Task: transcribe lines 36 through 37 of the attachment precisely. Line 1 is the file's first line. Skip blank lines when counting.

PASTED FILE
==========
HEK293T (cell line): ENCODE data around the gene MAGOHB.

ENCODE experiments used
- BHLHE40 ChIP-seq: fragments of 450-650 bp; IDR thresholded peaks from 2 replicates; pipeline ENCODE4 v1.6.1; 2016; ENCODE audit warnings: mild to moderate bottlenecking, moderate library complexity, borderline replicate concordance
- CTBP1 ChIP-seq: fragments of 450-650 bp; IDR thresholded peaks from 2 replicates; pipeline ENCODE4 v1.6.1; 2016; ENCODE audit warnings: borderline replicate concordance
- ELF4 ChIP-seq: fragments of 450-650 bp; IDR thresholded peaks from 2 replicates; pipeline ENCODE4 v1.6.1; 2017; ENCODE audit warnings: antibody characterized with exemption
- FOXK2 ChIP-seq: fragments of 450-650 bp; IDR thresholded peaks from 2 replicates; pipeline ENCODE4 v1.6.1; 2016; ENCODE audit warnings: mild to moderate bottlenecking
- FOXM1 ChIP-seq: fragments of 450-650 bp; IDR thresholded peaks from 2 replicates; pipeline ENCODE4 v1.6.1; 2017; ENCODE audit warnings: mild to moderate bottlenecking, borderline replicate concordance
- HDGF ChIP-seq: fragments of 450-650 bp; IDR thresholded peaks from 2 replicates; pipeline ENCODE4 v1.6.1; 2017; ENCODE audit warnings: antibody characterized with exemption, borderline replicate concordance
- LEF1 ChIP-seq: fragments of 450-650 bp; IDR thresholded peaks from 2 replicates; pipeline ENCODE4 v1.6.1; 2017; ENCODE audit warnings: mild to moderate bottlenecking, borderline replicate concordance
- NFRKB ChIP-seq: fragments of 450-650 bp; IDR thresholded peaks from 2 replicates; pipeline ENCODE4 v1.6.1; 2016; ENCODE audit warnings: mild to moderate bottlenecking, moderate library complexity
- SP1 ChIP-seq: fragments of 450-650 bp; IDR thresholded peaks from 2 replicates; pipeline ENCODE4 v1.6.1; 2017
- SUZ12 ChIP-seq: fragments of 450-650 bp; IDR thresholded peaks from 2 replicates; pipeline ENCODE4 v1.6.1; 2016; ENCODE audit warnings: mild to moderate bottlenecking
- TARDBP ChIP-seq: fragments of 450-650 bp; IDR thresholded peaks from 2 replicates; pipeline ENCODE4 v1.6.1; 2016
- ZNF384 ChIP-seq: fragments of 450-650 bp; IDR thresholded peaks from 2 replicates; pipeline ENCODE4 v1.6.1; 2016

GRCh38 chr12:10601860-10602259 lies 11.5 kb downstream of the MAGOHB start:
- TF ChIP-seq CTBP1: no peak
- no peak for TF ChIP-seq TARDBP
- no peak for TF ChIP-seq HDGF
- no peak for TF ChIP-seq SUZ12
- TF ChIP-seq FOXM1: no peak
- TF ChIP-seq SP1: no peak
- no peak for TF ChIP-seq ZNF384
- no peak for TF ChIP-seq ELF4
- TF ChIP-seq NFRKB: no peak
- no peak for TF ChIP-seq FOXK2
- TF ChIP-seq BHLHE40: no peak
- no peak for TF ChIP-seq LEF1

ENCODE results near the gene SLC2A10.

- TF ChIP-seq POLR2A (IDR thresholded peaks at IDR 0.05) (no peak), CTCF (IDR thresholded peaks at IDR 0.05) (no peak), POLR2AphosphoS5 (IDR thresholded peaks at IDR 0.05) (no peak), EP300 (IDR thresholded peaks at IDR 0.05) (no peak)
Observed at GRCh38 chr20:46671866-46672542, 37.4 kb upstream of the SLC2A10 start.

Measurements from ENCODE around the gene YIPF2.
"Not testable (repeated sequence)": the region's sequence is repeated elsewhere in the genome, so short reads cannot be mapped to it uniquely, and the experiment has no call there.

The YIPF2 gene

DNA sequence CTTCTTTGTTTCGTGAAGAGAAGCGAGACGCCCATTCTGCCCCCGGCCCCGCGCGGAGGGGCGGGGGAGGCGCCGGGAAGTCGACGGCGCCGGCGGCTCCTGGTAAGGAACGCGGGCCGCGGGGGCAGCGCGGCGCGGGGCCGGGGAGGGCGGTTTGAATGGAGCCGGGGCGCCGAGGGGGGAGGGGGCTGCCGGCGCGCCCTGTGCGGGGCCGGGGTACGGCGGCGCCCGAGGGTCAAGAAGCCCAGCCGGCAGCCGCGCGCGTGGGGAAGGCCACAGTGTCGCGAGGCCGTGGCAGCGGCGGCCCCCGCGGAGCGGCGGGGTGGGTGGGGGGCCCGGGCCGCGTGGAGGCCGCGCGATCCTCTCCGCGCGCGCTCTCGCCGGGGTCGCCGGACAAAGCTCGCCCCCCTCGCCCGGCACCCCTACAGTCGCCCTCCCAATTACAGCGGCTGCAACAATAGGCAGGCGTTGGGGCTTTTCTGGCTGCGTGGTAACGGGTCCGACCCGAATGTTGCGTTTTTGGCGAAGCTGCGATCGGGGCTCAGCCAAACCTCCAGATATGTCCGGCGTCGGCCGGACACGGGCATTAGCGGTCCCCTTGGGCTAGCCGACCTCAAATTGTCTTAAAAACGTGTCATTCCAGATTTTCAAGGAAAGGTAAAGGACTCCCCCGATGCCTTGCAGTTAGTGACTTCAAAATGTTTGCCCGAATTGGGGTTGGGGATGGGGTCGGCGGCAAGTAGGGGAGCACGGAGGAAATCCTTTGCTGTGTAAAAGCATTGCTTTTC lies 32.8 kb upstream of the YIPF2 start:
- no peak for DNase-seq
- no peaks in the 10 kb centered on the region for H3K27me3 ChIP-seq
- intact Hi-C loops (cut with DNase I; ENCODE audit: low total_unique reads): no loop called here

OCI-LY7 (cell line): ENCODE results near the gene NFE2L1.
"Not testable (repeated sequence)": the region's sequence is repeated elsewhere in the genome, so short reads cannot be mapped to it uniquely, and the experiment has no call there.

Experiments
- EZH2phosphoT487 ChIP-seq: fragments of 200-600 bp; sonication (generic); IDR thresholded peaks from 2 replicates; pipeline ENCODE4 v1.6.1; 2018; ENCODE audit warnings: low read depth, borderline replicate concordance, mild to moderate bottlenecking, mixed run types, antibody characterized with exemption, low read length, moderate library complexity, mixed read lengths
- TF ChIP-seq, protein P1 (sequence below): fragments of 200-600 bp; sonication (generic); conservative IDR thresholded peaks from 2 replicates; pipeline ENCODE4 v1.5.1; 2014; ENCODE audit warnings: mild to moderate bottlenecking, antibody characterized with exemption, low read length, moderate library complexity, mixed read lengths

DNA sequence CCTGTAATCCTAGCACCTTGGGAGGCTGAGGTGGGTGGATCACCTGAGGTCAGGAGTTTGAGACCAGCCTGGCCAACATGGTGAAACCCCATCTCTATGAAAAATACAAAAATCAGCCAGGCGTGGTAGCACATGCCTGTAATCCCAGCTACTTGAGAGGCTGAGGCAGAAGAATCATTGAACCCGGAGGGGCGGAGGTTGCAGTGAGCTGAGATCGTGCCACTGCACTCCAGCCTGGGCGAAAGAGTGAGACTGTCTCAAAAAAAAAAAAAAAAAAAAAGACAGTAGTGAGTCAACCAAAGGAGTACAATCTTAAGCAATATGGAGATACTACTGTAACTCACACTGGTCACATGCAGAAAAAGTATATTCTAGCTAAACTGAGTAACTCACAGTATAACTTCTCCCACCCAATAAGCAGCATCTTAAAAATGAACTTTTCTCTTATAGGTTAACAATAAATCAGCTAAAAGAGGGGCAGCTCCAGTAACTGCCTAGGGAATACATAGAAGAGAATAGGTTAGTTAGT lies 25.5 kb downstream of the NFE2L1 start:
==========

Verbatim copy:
- no peaks in the 10 kb centered on the region for H3K27me3 ChIP-seq
- intact Hi-C loops (cut with DNase I; ENCODE audit: low total_unique reads): no loop called here